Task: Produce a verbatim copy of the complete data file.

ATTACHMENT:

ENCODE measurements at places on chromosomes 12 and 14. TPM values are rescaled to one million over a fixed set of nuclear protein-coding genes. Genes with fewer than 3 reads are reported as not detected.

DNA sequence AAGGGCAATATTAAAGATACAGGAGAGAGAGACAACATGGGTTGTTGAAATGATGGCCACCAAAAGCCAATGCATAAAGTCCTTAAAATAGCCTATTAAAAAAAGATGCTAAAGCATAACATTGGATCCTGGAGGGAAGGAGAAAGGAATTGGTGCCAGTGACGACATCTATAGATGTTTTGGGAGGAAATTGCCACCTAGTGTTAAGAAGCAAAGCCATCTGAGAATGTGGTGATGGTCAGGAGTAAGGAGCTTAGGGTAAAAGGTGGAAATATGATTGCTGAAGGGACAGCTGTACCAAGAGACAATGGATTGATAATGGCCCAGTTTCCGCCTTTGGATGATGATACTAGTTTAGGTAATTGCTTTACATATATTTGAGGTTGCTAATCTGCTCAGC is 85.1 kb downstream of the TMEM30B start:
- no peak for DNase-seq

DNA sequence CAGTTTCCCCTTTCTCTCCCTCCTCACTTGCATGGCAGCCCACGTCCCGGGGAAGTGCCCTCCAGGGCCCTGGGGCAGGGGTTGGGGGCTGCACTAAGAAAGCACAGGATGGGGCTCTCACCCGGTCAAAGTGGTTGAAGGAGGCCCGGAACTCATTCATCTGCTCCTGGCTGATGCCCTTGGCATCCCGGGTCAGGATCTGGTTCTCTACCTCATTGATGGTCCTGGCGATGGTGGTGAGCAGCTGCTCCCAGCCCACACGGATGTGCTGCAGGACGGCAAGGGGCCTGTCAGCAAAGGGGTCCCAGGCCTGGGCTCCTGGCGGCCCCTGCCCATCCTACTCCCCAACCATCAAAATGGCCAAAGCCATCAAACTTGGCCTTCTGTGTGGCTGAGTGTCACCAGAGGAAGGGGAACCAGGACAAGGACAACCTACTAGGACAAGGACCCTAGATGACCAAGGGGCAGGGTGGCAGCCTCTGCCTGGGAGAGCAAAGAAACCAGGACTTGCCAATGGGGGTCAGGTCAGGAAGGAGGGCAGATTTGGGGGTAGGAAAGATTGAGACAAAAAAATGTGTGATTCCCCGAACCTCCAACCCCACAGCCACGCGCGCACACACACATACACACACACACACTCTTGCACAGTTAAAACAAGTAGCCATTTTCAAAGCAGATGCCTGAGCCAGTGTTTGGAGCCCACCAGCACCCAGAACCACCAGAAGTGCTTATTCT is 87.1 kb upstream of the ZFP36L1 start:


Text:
ENCODE measurements at places on chromosomes 12 and 14. TPM values are rescaled to one million over a fixed set of nuclear protein-coding genes. Genes with fewer than 3 reads are reported as not detected.

DNA sequence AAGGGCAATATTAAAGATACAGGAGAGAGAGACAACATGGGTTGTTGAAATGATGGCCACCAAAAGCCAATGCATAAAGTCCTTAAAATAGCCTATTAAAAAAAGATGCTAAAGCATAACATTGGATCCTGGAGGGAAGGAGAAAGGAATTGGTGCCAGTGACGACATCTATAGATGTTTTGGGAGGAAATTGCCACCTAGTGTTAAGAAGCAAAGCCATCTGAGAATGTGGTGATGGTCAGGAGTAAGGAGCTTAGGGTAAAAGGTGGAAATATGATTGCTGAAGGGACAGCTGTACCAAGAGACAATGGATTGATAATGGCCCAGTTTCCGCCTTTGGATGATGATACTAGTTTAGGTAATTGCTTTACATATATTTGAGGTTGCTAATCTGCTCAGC is 85.1 kb downstream of the TMEM30B start:
- no peak for DNase-seq

DNA sequence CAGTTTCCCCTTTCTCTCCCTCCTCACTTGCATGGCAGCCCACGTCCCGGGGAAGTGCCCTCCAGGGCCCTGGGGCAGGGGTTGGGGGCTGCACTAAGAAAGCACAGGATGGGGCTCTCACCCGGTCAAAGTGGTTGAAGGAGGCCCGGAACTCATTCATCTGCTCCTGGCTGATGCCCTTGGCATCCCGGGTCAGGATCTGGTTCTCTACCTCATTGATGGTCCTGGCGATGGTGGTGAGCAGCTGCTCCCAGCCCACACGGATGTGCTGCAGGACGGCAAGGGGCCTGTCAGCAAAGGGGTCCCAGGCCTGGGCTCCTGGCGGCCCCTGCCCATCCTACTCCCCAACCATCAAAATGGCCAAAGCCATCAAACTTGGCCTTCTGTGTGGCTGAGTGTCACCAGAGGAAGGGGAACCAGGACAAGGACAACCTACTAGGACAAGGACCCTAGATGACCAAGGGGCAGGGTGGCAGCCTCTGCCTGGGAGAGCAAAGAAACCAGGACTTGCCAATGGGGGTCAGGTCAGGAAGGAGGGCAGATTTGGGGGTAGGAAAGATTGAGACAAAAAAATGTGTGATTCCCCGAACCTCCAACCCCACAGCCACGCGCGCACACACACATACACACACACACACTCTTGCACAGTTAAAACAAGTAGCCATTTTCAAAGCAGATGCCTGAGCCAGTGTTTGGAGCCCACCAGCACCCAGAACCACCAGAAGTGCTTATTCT is 87.1 kb upstream of the ZFP36L1 start: